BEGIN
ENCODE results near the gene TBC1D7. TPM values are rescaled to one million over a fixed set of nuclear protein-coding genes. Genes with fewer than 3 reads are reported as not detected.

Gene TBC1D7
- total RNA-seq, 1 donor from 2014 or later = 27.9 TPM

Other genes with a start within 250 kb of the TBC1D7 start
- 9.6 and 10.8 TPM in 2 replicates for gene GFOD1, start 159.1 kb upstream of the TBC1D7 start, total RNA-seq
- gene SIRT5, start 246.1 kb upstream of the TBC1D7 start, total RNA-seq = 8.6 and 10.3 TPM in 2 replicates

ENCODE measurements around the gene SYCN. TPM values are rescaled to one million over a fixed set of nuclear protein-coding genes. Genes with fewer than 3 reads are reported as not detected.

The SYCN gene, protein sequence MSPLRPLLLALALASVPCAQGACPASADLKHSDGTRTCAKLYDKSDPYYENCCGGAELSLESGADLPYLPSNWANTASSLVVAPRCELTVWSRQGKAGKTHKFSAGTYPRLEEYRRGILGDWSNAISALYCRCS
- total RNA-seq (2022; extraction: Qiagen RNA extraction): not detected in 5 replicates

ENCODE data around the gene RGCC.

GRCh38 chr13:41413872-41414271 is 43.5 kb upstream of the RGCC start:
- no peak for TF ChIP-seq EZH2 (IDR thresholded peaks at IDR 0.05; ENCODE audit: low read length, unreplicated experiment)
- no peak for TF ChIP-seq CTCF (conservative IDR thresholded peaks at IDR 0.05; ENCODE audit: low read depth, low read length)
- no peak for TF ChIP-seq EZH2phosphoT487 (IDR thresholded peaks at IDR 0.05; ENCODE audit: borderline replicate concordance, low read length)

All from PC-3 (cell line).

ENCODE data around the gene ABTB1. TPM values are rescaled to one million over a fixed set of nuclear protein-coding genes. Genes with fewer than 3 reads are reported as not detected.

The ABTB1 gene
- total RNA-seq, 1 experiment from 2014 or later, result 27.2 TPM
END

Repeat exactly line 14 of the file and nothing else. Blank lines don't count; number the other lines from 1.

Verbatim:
- no peak for TF ChIP-seq EZH2phosphoT487 (IDR thresholded peaks at IDR 0.05; ENCODE audit: borderline replicate concordance, low read length)